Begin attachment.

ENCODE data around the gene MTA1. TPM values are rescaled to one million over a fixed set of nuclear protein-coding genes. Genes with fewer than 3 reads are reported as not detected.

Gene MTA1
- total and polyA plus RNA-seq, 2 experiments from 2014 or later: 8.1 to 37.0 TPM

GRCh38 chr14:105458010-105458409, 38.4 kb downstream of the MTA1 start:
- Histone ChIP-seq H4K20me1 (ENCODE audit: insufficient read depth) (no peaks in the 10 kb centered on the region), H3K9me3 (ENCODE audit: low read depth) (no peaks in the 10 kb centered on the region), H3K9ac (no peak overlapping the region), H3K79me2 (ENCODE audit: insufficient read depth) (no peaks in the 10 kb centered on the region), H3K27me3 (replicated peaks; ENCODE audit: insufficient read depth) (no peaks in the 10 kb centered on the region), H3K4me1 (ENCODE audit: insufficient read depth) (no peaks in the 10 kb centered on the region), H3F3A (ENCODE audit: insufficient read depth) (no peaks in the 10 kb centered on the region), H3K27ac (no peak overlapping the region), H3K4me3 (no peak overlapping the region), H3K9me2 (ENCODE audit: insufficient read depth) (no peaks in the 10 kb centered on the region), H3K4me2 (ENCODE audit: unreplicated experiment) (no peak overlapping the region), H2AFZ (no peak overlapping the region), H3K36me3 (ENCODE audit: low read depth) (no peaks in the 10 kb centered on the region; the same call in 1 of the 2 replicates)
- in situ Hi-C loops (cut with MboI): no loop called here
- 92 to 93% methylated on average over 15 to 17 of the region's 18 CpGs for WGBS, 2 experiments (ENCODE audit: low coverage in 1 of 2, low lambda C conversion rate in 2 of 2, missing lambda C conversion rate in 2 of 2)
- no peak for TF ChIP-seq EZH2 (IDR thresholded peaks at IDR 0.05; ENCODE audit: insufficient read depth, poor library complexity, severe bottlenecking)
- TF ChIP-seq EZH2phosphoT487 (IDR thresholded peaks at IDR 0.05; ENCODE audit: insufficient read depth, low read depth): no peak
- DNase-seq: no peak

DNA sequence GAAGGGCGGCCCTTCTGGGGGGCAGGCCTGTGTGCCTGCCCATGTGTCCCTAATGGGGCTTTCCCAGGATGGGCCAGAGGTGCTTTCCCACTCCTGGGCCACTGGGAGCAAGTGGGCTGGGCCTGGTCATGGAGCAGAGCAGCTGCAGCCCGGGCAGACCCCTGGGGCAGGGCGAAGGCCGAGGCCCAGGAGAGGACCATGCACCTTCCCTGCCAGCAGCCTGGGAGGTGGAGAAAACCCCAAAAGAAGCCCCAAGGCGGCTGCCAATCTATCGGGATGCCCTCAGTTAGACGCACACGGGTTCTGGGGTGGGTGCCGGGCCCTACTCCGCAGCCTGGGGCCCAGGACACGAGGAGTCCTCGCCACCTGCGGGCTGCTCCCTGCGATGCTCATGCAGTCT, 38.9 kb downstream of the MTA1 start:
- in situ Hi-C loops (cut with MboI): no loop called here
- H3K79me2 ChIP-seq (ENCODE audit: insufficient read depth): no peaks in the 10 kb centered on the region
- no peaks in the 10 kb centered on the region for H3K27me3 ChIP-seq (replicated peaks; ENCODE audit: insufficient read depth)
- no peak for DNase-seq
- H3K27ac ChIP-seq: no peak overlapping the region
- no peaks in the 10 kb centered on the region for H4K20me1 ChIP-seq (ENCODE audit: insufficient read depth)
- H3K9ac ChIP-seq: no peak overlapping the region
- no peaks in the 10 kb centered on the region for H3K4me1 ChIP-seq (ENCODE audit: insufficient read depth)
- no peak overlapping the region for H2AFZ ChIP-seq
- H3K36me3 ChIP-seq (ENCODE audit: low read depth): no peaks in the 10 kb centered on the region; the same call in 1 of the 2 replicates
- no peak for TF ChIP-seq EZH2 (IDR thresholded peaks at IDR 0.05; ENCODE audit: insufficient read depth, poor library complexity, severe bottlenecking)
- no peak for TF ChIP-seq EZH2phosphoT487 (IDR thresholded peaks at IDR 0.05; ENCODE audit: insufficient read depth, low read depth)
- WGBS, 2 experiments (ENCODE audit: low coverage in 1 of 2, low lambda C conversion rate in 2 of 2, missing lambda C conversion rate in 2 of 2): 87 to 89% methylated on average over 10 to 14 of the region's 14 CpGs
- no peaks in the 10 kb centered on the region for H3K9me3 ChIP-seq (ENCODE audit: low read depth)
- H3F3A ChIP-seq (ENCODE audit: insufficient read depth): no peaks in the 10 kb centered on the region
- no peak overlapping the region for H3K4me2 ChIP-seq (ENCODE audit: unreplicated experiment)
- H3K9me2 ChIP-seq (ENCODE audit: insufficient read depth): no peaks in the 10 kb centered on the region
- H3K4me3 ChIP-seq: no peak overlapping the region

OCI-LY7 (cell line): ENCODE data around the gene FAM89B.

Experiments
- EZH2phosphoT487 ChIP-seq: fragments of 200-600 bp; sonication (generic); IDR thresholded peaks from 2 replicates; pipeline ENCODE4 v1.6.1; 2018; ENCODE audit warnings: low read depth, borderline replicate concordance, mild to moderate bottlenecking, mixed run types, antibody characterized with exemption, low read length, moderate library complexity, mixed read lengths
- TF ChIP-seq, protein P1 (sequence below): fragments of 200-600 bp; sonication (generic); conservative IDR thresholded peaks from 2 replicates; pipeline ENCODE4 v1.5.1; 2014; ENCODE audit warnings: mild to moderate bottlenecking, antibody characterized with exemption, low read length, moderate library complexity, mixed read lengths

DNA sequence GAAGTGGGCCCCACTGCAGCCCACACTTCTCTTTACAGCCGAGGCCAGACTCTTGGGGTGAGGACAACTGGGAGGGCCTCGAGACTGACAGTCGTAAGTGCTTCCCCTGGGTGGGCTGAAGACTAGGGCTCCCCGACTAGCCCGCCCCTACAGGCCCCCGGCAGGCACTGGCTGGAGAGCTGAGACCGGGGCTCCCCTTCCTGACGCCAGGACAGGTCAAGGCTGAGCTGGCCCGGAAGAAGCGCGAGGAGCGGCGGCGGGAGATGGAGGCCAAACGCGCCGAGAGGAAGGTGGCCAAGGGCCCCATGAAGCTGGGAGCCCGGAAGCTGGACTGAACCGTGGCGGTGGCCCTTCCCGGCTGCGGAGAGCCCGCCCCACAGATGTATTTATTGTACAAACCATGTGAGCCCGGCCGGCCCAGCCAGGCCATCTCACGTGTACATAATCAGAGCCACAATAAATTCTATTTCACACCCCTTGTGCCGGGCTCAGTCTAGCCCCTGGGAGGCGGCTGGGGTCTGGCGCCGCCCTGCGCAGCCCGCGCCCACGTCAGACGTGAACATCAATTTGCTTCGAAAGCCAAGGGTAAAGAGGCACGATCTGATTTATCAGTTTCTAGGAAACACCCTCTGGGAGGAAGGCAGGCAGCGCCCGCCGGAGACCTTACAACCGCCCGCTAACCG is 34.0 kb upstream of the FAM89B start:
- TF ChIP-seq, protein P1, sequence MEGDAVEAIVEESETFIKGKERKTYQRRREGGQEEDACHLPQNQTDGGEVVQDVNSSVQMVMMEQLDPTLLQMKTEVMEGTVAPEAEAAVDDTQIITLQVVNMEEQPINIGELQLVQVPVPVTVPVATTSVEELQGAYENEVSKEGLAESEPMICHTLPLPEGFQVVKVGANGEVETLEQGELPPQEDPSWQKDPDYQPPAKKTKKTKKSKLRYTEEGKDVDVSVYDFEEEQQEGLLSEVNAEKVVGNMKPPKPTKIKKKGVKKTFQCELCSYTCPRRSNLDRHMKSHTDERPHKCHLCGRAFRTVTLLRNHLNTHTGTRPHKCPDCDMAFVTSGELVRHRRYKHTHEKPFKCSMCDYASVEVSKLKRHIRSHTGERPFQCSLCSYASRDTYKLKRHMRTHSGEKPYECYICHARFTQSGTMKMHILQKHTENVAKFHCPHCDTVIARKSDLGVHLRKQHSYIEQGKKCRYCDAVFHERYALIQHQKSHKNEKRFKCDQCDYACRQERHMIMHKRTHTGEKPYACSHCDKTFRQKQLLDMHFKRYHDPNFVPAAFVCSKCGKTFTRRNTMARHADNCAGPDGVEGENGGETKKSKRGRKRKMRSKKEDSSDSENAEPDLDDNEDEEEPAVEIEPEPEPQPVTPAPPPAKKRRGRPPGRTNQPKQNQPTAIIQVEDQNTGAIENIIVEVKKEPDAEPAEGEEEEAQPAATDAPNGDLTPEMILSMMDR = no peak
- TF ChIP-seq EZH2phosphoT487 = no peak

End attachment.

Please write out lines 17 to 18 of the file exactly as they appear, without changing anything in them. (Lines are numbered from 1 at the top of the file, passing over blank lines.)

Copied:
- no peaks in the 10 kb centered on the region for H4K20me1 ChIP-seq (ENCODE audit: insufficient read depth)
- H3K9ac ChIP-seq: no peak overlapping the region